These men, well bred for hundreds of years, offer the correct aquiline features, the correct pedigree, with generations of the right fathers and acquiescing mothers, masters of every arcane procedure, the right words and impeccable cravat, these men I tell you are smoldering with rage, aggravation, frustration, worthies all marooned in the wrong time. For them, each of them only the calming propensities of strawberry leaf tea will do… poured in a fragile cup of Minton, delivered by Nannie who always knows just what to do. “Have some more sugar, ducks. There, there, it’ll be all right.”
And so does Nanny, who loves you best, goes out with wicker basket on her arm, to the places she knows well, where the fresh wild strawberries grow or the sweet woodland berries. Take 1 tablespoon of dried rose petals, 1/2 teaspoon of yarrow, 1 teaspoon of strawberry leaves, a pinch of mint or blackberry leaves. Add 1 cup of boiling water and allow to steep. Choler cannot long exist in the presence of such determined coziness.
Emily Dickinson (1830-1886).
It was perhaps in pursuit of these ingredients that Emily Dickinson, mistress of opaque language, stepped out, “Over the fence” …
“Over the fence — Strawberries — grow — Over the fence — I could climb — if I tried, I know — Berries are nice.
But — if I strained my Apron — God, would certainly scold! Oh, dear, — I guess if He were a
Boy — he’d — climb — if He could!”
So, let’s leave it like that, for as Deana Carter sang, “It’s funny how those memories they last. Like strawberry wine… (when) The hot July moon saw everything” and the strawberries were there, bright and beckoning, just over the fence.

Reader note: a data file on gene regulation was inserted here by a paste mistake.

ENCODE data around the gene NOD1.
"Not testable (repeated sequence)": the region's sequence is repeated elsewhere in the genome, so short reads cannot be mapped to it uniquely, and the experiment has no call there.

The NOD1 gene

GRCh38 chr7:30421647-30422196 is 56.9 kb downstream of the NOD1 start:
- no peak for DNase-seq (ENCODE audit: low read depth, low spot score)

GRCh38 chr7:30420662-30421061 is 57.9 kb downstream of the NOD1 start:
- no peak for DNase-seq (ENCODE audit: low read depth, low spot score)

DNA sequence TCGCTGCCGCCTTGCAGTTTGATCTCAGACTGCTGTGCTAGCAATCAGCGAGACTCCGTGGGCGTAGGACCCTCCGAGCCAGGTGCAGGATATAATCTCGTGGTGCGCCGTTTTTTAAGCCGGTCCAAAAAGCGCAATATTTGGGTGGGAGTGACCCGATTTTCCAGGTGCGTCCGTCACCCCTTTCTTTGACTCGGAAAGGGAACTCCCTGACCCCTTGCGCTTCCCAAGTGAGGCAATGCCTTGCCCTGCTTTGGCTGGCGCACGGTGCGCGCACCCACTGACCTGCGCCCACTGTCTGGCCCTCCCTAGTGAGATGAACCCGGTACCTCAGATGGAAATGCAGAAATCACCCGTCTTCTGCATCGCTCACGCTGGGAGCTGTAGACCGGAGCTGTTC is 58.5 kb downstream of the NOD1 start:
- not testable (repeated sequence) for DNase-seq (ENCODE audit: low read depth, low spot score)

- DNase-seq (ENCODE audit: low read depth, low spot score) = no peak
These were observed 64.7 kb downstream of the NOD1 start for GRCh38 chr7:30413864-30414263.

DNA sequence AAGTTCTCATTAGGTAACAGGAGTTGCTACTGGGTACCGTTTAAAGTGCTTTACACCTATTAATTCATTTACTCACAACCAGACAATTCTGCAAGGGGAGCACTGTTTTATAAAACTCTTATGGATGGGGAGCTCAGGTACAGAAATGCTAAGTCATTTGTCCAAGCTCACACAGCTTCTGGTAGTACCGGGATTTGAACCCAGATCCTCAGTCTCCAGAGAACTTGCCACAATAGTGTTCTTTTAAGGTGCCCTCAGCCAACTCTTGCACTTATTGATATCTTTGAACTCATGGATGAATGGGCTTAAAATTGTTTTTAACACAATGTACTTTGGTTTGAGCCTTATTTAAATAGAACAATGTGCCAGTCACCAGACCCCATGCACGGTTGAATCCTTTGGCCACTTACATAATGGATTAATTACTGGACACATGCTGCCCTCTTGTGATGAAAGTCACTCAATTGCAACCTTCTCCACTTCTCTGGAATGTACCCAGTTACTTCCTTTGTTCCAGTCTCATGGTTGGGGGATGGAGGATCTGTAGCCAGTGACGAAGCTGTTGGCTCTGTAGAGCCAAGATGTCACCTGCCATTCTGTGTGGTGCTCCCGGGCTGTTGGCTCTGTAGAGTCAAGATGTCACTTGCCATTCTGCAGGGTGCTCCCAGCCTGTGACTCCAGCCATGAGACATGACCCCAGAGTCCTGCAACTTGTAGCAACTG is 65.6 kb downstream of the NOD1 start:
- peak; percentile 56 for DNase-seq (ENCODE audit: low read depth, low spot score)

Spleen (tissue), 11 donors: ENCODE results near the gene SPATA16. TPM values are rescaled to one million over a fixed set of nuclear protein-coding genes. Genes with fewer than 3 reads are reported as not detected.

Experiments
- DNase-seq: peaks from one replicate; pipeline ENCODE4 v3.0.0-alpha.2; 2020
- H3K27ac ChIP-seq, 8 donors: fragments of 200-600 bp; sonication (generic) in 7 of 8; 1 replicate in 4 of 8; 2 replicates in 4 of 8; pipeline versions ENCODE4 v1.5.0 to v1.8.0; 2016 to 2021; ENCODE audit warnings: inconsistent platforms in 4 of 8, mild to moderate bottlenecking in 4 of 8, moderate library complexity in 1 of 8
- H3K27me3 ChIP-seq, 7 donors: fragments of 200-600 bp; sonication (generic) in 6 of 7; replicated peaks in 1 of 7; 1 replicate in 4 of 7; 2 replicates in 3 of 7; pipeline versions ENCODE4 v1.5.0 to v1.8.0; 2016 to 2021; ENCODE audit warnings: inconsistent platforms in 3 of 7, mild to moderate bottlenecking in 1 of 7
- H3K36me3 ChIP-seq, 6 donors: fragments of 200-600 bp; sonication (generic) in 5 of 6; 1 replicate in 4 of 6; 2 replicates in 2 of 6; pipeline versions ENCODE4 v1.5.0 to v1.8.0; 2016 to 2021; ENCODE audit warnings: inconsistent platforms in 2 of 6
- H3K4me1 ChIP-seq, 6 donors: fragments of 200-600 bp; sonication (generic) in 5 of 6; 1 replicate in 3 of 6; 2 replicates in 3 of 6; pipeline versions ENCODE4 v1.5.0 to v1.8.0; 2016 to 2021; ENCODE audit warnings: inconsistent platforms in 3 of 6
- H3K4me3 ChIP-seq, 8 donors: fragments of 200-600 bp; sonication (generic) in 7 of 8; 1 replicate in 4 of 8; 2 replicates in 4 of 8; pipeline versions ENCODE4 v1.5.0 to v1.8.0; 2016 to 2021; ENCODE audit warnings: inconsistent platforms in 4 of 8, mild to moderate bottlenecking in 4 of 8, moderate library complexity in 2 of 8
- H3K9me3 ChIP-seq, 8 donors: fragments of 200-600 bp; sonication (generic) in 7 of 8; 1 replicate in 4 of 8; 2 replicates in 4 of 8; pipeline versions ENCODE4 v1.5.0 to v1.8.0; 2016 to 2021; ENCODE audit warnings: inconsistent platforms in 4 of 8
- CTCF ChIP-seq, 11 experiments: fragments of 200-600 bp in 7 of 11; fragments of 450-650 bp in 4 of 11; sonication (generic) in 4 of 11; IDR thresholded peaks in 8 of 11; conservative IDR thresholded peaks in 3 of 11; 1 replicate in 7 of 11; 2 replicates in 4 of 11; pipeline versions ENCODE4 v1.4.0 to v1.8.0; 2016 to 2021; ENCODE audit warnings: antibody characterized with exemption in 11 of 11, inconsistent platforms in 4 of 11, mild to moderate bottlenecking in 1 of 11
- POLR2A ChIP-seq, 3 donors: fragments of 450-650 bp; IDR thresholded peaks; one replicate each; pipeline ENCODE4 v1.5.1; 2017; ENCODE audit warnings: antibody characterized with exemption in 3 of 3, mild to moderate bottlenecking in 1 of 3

‘I’VE BEEN WORKIN’ ON MY REWRITE, THAT’S RIGHT.’ AN OPEN LETTER TO A YOUNG FRIEND WHO WANTS TO BE A SCRIBBLER.
#writer #aspiringwriter #artofwriting
By Dr. Jeffrey Lant
I really looked at you in that disconcerting way I have.Your eyes, that fleeting look offered nothing less than the first real confession of your young life. And it was nothing less than a revelation and best kept under cerebral lock and key for infrequent reminding.
You saw that picture of me and understood, if only for a minute, that I had once been as young as you are today, as young and determined, fortified by ardor and bold audacity. You saw me… and thought about yourself, as one does. It was no longer my photo on that cover… it was yours and the magic of the photographer’s craft mixed with the total fire power you packed into that glance made for an image to make the indolent world sit up and take notice. You had arrived… you were ready to astonish and awe… you had something to say and the words to say it… and were determined the world should hear it.
And then you heard your so decent, ever practical father say, “Look at the electrical outlets, son. Dr. Lant was just telling me they’re solid gold.”, and he gave one of them a good smart tap reiterating the words to ensure you understood what he’d said. Words per se might mean nothing to your dad, but words that produced the dazzling ostentation of gold electrical outlets were well worth the understanding. The man who could throw away good money on self-indulgent lavishness was a man worth knowing, and that’s a fact. And so I was…
…and so I did what folks blessed with the riches of knowledge must do to justify their existence… they must share, and not just insipid platitudes either, but as much naked, undeniable truth as their youthful auditor can stand, and even more.